On Thursday, January 13, electricity consumption reached an all-time high of 27,495 MW. The demand surpassed the previous maximum of Tuesday 11, when due to a failure in the high voltage cables, more than 700 thousand users suffered power cuts.
The value reached by consumption is below the forecasts of CAMMESA -the electricity market administrator-, which expected a record demand of 28,479 MW. The difference responds to the fact that the Government took note of the situation and decided to restrict supply to the industry to avoid damage to the existing infrastructure. This is not entirely unjustified. In the heat wave of December 2013 and January 2014 there were more than 200,000 users without power simultaneously when the maximum demand was 23,793 MW and the outages lasted for more than 20 days.
For some time now, the energy system has not had a functioning scheme that guarantees a safe and reliable supply. The recurrent crises are caused by a lack of investment. The magnitude of the problem is evident if, as we analyzed in a 2020 document, at least USD 5 billion per year of investments are needed. With frozen tariffs or with increases that are lower than costs, the difference is financed by the State. But not infrequently, tariffs and taxes -because make no mistake, it is always the citizens who pay-, are insufficient in the face of a State that is overwhelmed in its fiscal situation or in the availability of foreign currency.
There are several examples. The lack of gas since 2008 and the need to reconvert generation plants for the consumption of liquid fuels; the import of liquefied natural gas when it reached maximum prices at international level, having to resort to cuts to the industry because the supply was not enough; the lack of a reserve margin and the need to import energy surpluses from Brazil or Uruguay, when they have them, to meet the demand.
The reaction of the State shows a common pattern: priority is only given to fiscal demands after the system is put to the test and fails. But the availability of funds is used to avoid the worst. The signs that the problems are not solved are still there: we continue to import natural gas -in recent years increasingly so-, reserve margins are again at minimums and the distribution infrastructure is insufficient to weather heat waves.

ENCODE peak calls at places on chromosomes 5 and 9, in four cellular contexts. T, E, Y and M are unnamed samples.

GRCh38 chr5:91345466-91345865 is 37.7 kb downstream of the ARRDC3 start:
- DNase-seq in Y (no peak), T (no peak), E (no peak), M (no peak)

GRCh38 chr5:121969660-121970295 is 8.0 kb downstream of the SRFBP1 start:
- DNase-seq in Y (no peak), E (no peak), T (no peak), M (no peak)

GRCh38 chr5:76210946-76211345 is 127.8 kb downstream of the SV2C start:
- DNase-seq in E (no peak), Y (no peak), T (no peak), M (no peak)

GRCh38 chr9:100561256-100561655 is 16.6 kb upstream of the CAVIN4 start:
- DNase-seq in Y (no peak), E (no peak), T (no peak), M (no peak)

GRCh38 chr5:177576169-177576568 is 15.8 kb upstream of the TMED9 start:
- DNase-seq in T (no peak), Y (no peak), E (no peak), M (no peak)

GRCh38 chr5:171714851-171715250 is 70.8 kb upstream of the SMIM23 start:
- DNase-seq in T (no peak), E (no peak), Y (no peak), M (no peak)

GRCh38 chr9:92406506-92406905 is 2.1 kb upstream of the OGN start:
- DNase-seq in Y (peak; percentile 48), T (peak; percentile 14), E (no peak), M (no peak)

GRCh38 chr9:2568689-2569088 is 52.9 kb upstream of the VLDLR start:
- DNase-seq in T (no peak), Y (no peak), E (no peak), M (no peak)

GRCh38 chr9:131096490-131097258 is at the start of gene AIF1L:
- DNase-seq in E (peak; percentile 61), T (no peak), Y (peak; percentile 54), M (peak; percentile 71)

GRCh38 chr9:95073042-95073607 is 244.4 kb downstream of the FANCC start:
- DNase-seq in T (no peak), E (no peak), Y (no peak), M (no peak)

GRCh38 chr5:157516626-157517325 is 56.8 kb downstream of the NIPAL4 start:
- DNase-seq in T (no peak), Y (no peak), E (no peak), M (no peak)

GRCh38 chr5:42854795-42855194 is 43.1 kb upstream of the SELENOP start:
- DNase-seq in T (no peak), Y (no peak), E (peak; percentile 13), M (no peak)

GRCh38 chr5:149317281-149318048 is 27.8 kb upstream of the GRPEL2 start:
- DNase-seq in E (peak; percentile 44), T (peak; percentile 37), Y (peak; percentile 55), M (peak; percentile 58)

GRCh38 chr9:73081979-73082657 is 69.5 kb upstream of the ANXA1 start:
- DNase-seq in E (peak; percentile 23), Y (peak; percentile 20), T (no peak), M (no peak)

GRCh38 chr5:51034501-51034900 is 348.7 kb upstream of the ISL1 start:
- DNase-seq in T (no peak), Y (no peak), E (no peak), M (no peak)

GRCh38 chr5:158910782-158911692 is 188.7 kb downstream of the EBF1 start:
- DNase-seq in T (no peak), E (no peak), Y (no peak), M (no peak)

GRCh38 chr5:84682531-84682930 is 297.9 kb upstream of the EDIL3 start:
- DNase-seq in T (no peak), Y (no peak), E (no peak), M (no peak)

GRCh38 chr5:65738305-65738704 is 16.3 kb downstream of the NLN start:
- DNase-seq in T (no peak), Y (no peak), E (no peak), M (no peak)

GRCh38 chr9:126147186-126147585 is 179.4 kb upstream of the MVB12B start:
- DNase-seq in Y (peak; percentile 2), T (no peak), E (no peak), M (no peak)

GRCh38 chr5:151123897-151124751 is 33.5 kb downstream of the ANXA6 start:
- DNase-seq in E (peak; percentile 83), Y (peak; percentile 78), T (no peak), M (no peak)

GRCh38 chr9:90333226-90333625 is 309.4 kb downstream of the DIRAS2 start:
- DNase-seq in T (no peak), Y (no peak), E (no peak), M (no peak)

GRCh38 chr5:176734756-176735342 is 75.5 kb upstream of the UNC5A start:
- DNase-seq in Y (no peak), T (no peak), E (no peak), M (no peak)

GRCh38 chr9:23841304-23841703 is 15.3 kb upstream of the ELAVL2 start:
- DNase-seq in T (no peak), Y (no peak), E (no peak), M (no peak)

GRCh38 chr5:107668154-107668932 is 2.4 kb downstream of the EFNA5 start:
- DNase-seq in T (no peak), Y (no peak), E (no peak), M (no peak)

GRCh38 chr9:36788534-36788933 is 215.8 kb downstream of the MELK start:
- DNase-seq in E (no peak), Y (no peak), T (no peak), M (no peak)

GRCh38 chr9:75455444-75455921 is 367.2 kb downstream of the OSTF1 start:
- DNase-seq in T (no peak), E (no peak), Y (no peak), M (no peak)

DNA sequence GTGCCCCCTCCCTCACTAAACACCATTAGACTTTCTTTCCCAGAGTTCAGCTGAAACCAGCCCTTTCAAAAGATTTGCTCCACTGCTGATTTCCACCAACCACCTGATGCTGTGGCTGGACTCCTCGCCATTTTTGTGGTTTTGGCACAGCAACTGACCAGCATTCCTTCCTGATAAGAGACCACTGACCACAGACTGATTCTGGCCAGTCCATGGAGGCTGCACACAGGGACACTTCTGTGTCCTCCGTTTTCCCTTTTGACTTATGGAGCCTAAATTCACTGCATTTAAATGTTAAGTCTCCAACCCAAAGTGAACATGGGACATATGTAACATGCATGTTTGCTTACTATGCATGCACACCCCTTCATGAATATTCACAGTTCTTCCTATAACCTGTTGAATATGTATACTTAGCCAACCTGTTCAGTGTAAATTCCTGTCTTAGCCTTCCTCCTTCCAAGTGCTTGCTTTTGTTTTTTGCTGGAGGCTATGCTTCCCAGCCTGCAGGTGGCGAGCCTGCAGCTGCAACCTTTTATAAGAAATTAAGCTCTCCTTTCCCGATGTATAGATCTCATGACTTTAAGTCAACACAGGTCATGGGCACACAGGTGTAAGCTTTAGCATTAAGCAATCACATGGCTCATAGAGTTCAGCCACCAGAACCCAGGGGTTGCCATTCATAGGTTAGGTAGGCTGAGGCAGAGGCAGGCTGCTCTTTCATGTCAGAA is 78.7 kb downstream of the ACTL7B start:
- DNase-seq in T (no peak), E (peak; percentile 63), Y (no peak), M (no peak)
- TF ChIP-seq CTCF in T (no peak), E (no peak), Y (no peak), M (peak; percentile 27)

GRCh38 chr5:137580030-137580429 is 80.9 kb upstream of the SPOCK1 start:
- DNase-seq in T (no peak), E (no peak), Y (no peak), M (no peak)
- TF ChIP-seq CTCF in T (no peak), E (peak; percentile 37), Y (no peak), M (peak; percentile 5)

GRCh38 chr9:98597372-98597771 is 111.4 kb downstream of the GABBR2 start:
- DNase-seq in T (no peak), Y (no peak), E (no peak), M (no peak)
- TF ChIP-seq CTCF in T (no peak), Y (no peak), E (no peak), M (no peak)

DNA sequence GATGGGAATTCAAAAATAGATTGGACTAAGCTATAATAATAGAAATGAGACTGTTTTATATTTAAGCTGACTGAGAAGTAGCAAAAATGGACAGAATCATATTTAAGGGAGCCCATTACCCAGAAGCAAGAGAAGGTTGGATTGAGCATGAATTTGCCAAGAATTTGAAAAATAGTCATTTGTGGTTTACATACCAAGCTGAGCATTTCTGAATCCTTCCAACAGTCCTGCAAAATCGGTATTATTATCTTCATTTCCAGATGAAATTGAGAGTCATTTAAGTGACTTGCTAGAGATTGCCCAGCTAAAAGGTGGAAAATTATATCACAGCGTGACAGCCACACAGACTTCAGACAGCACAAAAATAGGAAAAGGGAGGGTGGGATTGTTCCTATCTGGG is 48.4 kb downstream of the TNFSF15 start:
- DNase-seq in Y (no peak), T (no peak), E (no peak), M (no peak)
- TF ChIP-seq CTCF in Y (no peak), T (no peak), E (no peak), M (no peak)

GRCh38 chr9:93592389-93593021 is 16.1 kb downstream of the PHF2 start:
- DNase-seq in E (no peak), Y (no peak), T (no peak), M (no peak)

In a forthcoming policy paper, we analyze how investment cycles are determined by the latest crisis and are met to the extent that fiscal resources are available. When the energy system ceases to be "news" public funds become scarce and then it can be foreseen where the next crisis will appear. This scheme, which we call "muddling through", is clearly inefficient.
Investments are made when public funds are available, but as the fiscal deficit increases, investments are delayed and constrained. Companies and other users who would be willing to pay for a secure supply have no market to do so or channel their efforts to be included in the next subsidy. When the payment chain depends on the State transferring funds, the whole system is uncertain as to whether the funds will arrive, which is not always the case.
International experience shows that there is an efficient alternative to manage transitions in highly regulated markets. The State can decide who to subsidize and how much to subsidize, as it does in the case of the social garrafas, which is the largest consumption of the most vulnerable sectors. The rest of the demand should be responsible for obtaining its own supply.
If in the past the idea of establishing this dual path was faced with the scarcity of energy resources and only reacted to an unpayable import bill, the current situation of resources -abundant gas from Vaca Muerta and competitive renewable energies- merits moving forward with a different solution. Without changes that avoid making the energy system dependent on fiscal slack, the objectives of increasing supply in a sustained manner, and with it exports, advancing in the energy transition or reducing the current current subsidies -which today exceed USD 10 billion per year and have a regressive allocation- are an impossible task to achieve. More importantly, in a short time we will be back to discussing the next crisis in the media.
Power cuts increase in the AMBA in view of the consumption peak due to the oppressive heat: more than 70 thousand users are affected.